Faces of SPD ~ Meet Charlie
When we final learned what was going on with Charlie he had just turned 5. Up until that time, we knew there was something different.
As a baby he never fussed to eat, be changed or sleep. Everyone always said how lucky we were to have such a mild mannered and happy baby, who could also sleep whenever/wherever no matter the noises, and we agreed! As a career childcare provider, my concerns started to grow when by 3 Charlie still had no idea when the children around him were not playing with him, knew nothing about toileting, was unable to peddle a tricycle, and had no interest in art in any form. Often during outside play, especially, he could be found off on his own choosing to play imagination games or chattering away to any adult available instead of joining in with peers.
His first evaluation came at about 4 saying he could be considered on the spectrum with high-functioning Asperger’s but that he was still too young to confirm, or maybe he just was acting that way because he didn’t have a choice of peers because I cared for others in our home and that was why he was often choosing to play alone. They suggested that a better evaluation would be done if I were to send him to a local preschool. This seemed a bit odd to me.
A year later, we sought a new evaluation when at 5 he became very sociable with the same group of peers at my home childcare but still had no toileting skills, was unable to peddle, hold crayons and such correctly, handle scissors, or keep up endurance-wise while outside playing. He also started having meltdowns begging to stay home whenever he new we were going out anywhere. Academically he was far beyond where he should have been and conversations were more that of a 10 year old.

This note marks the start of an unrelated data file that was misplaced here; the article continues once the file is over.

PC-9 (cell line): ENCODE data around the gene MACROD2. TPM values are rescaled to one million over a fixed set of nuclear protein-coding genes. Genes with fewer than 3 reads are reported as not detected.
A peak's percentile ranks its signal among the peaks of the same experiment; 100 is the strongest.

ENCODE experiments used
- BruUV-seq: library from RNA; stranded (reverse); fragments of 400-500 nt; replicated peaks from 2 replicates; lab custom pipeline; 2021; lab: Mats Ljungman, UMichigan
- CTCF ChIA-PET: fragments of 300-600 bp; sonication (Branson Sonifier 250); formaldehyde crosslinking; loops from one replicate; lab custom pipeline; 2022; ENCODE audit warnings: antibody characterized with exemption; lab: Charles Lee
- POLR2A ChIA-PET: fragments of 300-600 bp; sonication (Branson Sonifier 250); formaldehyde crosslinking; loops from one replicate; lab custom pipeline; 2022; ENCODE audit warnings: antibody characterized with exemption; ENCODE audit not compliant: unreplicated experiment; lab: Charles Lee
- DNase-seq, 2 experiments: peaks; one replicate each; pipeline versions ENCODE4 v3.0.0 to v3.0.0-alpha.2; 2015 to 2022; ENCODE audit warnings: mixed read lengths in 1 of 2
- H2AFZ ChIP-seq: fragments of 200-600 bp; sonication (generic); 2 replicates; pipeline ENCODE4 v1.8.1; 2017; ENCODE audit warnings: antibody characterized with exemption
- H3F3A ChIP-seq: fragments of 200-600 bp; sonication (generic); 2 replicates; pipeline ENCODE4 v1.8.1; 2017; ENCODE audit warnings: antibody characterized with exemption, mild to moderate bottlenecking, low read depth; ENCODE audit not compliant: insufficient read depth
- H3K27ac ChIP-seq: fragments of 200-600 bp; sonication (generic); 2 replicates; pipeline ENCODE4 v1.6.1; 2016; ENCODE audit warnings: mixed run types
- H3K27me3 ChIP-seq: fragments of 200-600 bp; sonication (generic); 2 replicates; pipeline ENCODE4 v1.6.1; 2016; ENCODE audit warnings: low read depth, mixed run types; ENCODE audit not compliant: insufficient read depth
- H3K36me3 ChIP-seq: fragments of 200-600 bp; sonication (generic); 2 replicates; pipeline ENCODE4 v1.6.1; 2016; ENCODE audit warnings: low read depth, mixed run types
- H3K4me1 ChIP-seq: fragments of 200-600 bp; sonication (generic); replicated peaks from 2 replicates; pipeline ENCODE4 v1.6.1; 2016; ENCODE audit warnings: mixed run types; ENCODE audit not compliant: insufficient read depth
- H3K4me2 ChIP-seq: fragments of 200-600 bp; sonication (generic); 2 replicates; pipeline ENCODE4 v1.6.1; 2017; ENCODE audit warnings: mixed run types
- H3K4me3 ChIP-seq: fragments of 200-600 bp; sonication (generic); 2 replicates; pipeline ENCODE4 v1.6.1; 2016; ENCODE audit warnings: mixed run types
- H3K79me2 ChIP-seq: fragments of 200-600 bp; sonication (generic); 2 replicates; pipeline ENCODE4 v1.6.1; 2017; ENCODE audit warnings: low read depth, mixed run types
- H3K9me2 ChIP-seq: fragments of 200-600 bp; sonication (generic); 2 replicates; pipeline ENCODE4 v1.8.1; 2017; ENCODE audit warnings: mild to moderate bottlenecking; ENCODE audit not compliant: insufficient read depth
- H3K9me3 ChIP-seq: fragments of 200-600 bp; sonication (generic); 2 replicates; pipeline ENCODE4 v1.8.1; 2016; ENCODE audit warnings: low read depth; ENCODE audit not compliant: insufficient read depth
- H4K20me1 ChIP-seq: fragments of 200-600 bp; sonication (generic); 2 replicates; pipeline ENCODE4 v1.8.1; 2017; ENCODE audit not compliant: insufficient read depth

The new evaluation at 5 yrs old was with an OT not a developmental psychologist at a highly recommended therapy place. That was when we first learned about SPD. Her results came back describing Charlie to a T!
Charlie’s evaluation came back with over-responsiveness to tactile, auditory, and vestibular input issues, difficulty with proprioceptive and vestibular discrimination, postural strength and stability, and dyspraxia. We were blown away with all this new information. The OT who tested him, and to this day still works with him is continually amazed at how well Charlie has learned to cope with the bright
and noisy world around him.
All those times as a baby when we were amazed at how well he could “sleep through anything” started to make more sense the more we learned about SPD. Charlie is not an aggressive child so when faced with the old … fight or flight … situations, he learned quickly to tune out all that was around him and go to sleep. When Disney movies and children’s cartoons used to scare him, we started to understand how, in his own words “the colors were to vibrant”. When sitting at a restaurant that had those talking animated animals that were loud he never enjoyed them like most kids but really started getting antsy to go home.
Charlie now has OT 1x a week, and has been having PT 2x a week for over a year and there has been great progress! The happy, mild mannered baby has grown into a happier, better adjusted little boy that doesn’t always need to “take flight” to escape the world, just sometimes, but that is become less often. He can proudly peddle a bike, color, cut with scissors, and write when asked without too much difficulty. For now he has successfully made it through our homeschool kindergarten year and will be continuing 1st grade at home as well. He loves to get together and play with all his friends regularly!